Family chest unopened since 1926 has surprise
- Published: Jan 9, 2016, 3 AM
Among the most interesting parts of the Feb. 9 St. James’s Auctions sale in London is an offering of more than 2,000 bank notes from German East Africa that is as surprising for the story they tell as for the large amount of them.
The notes, which are divided into 216 lots, include some individual rarities. Others are divided into lots ranging from a few pieces to over a hundred. Their remarkable aspect is that until recently they had been sitting in a chest unopened since 1926.
The chest belonged to the family of Casimiro Fernandes, who was born in Goa, Portuguese India, in March 1873. After his marriage he and his wife left India for Dar es Salaam, German East Africa (now Tanzania), where he took a job with the Customs Department. He took early retirement in 1912 and went into private business as C. Fernandes & Co.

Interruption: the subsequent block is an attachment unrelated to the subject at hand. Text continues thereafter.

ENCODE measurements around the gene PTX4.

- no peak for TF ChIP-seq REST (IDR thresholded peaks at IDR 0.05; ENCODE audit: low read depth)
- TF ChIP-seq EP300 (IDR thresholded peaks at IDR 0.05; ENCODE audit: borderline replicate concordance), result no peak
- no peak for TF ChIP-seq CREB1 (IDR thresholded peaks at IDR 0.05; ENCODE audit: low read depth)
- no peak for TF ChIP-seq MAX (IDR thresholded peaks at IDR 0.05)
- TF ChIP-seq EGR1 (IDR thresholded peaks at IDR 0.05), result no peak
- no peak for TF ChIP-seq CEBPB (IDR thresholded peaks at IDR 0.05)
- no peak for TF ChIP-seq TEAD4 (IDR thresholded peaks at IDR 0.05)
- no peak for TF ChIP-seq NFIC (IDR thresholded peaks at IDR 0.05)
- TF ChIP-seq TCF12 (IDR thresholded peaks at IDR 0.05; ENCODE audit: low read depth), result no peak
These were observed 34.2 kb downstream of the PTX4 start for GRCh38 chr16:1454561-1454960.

Although German East Africa came to its demise with the allied victory in World War I, Fernandes remained in business and prospered. In 1926, at the age of 53, he moved to Europe with his wife and five children. Among the possessions that accompanied the family on their journey was this chest of paper money, part of which is being sold now, with the balance to follow later in the year.
Among the more valuable notes being offered are a run of 200-rupee notes dated June 15, 1915. The note with the highest estimate at £1,500 to £2,000 ($2,200 to $3,000) is a scarce issue with the signatures of Kirst and Frühling and is graded Very Fine to Extremely Fine.
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Five other German East Africa 200-rupee notes are offered in the auction as well.
Also prominently represented are the 5-, 10-, 50-, and 100-rupee notes of June 15, 1905, and an interesting selection of notes with errors, cancellations and misprints.
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